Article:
Liability system add to the effects of legal uncertainty on liability insurance premiums, particularly for high-dollar coverage that depends on global reinsurance markets. The shortcomings of the current malpractice system therefore come from three directions, all of which have contributed to the present crisis: inefficient and inequitable legal processes for resolving disputes, problematic responses by clinicians to the threat and cost of liability, and volatile markets for liability insurance. Although some states face greater insurance in- stability than others as the result of different legal standards, public expectations, and profes- sional cultures, no state is immune to the threat of service interruptions affecting physicians, hospitals, and other health care providers. The current liability insurance crisis provides a compelling case for reform. How- ever, approaches that focus narrowly on reduc- ing the number and value of legal claims (e.g., limiting damage awards) may lower liability insurance premiums but do nothing to improve patient safety or produce prompter and fairer compensation for patients who are injured. The systemic problems noted by the Institute of Medicine (IOM) in To Err Is Human and Cross- ing the Quality Chasm (Institute of Medicine, 2000, 2001) strongly suggests the need to create a legal environment that both fosters high- quality patient care and relieves financial strain and administrative burden for health care pro- viders. The committee believes that replacing tort liability with a system of patient-centered and safety-focused nonjudicial compensation linking claims resolution to organization-based error disclosure and safety improvement proc- essescan best accomplish these goals. Such systems would cap providers' financial expo- sure at reasonable levels, both directly by limit- ing damages and indirectly by providing afford- able umbrella coverage. They would also encourage and oversee health care organiza- tions' efforts to identify, compensate, and reduce errors in cooperation with patients. In combination, these improvements should enhance patient safety and enable a greater number of patients with valid claims to receive :- compensation, while simultaneously stabilizing liability insurance markets by decreasing the unpredictability associated with high-dolIar, nuttier cases (Studdert and Brennan, 200 1a; 2001b). Approaches intended to compensate more injured patients by using a standard of "avoidability" rather than the narrower tort stan- dard of"negligence" raise appropriate concerns about increased cost. Rigorously testing such systems on a demonstration basis would allow policy makers to determine the total cost of compensating medical injuries outside the courtroom. Further, by gathering, analyzing, and comparing claims and cost data across par- ticipating states, policy makers wouIcl gain insight into how definitions of avoidable injury and the generosity of the compensation pack- ages selected influence total cost. Finally, policy makers would obtain important information about the possible dollar benefits of reducing the incidence of avoidable injuries. Through the demonstrations in this cate- gory, states would have the opportunity and the incentive to select one of the two non- judicial claims resolution options outlined above. All participating states will refine the technical and scientific underpinnings of such a system through an expert or participatory proc- ess, depending upon the state's preference. States would build on well-developed, but untested proposals such as "ACEs" ("avoidable classes of events," also called "accelerated com- pensation events"), early offers of settlement, and scheduled ranges of allowable damages for pain and suffering. ACEs identify' in scientifi- cally rigorous fashion, situations in which inju- ries that typically are preventable occur, such as giving a patient two drugs that are known to in- teract (Tancredi and Bovbjerg, ~ 99 I). Early offer systems protect defendants from additional liability if they reliably and promptly acknowI- edge problems and offer fair compensation (O'Connell, 1982~. Damage schedules ascertain reasonable levels of compensation for pain and suffering on the basis of jury awards for injuries of defined severity and cap damages at those 83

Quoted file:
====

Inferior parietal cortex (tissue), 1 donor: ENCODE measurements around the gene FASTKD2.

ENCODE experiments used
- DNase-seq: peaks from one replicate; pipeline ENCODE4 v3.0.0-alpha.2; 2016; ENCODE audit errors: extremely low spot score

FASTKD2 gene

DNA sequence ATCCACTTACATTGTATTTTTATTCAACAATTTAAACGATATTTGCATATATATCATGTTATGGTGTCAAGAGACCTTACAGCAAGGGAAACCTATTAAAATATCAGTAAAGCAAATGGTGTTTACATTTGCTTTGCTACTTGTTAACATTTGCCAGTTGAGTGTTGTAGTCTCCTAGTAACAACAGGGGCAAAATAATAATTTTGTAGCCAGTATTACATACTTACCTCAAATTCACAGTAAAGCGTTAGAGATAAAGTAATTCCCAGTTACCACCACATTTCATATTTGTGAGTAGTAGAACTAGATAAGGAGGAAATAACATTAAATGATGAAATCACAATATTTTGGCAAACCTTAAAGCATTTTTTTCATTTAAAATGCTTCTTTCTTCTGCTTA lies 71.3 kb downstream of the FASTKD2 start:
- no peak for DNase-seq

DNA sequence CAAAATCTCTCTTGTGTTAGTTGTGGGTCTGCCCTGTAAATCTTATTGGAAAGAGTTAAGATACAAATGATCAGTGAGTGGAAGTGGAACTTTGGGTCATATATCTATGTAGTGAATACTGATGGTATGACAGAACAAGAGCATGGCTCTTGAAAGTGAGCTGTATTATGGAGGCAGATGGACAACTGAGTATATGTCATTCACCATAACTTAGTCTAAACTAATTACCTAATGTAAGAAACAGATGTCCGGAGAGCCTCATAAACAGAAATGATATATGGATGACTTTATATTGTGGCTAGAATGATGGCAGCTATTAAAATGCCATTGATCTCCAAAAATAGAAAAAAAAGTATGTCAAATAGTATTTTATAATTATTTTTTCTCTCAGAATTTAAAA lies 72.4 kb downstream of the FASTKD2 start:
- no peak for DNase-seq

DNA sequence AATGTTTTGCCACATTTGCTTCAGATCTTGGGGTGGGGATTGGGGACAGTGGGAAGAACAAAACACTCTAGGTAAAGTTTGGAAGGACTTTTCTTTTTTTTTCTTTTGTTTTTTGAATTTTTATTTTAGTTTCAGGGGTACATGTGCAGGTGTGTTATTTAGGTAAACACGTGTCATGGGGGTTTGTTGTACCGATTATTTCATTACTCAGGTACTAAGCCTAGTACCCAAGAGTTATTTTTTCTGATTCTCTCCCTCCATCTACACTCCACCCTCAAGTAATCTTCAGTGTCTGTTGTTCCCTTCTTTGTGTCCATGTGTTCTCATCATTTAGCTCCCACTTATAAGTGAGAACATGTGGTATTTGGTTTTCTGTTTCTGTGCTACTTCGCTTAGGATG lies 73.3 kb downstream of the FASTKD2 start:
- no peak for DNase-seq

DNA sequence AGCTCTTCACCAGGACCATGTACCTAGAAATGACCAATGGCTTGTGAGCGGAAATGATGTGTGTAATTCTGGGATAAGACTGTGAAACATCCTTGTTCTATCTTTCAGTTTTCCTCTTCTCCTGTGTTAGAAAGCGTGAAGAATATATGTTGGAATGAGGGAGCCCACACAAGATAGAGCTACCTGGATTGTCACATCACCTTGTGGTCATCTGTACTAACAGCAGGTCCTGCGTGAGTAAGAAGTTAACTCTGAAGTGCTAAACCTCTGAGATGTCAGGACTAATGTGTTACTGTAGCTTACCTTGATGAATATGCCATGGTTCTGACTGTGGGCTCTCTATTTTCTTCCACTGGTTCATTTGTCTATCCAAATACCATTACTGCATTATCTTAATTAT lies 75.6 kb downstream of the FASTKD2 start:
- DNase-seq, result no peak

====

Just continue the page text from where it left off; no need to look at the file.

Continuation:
~ Liability - amounts rather than imposing a one-size-fits-all limit (Bovbjerg et al., 19894. States would need to create centralized mechanisms to ensure the identification, disclo- sure, and analysis of avoidable injuries, as well as voluntary, confidential reporting of "near misses." The way in which such mechanisms would be operationalized will be left up to the states, necessitating resolution of important policy issues. The federal government might play a role by helping to develop consistent definitions and data reporting standards, thereby reducing the need for each state to reinvent the wheel and allowing for comparisons across states. States also would help health care providers communicate more effectively, both internally and with patients, when errors occur by encouraging apology and the use of facili- tated discussion procedures such as mediation (Cohen, 2000; Sage, 2002~. Finally, states would engage in sustained efforts to educate the public with respect to the trade-off involved in replacing tort liability with administrative reme- dies for avoidable medical injury: faster, fairer, surer compensation but forgoing a jury trial. Some states might choose to phase in non- judicial~approaches to compensation, beginning with selected provider organizations (e.g., hos- pitals, large medical groups, and closed-panel health maintenance organizations tHMOs]) that have demonstrated their willingness and ability to detect, disclose, and prevent medical errors and have entered into voluntary contractual agreements with patients that establish the terms of compensation (Havighurst, ~ 995; O'Connell, 1986; Sage et al., 1994~. Other states might want to move more quickly by establishing comprehensive state-wide systems of adminis- trative claims resolution with mandatory partici- pation by all health care providers in the state (e.g., physicians, nurse practitioners, hospitals, nursing facilities). The former approach has the advantage of building on the IOM's earlier recommendations regarding the optimal structure and conduct of high-guality health care organizations (Institute of Medicine, 2000, 2001~. Specifically, this approach creates incentives for physicians ant! row hospitals to join together to form well-managed clinical entities that bear primary financial responsibility for avoidable errors and have the medical know-how to minimize patient injury. The strength of the latter approach is that it gives all health care providers equal, immediate access to relief from the current liability crisis and does not depend upon particular organiza- tional forms (e.g., integrated group practice) that may not be well developed in many juris- dictions. The workers' compensation system is the most familiar example of substituting adminis- trative claims resolution for tort liability on a state-wide basis (Fishback and Kantor, 2000; Kramer and Briffault, 1991~. Experience with workers' compensation demonstrates that no- fault systems can enhance predictability and im- prove access to compensation. It also confirms the importance of maintaining safety incentives (e.g., through self-insurance or experience rating) and establishing reasonable injury thresholds and clear categories of compensable injury that reduce waste and discourage fraud. Nonjudicial approaches to compensating unexpected medical injuries are the norm in New Zealand, Sweden, and elsewhere (Bovbj era and Sloan, 1998; Danzon, 1985, 2000~. Similar programs were debated inten- sively in Colorado and Utah in the mid-199Os, but were not adopted (American College of Physicians, 1995; Petersen, 1995~. The commit- tee believes the time is now ripe for successful implementation of such approaches in the United States because of two contributions by the emerging science of patient safety. First, hu- man factors engineers have shown that non- punitive approaches encourage the detection of avoidable injuries and foster systems for con- tinuous improvement, which suggests that resolving malpractice cases without a deter~i- nation of fault will help rather than harm quality (Institute of Medicine, 2000~. Second, as more health care providers accept their responsibility to disclose errors to patients, capping liability at (leaned amounts an essential attribute of any affordable nonjudicial system will likely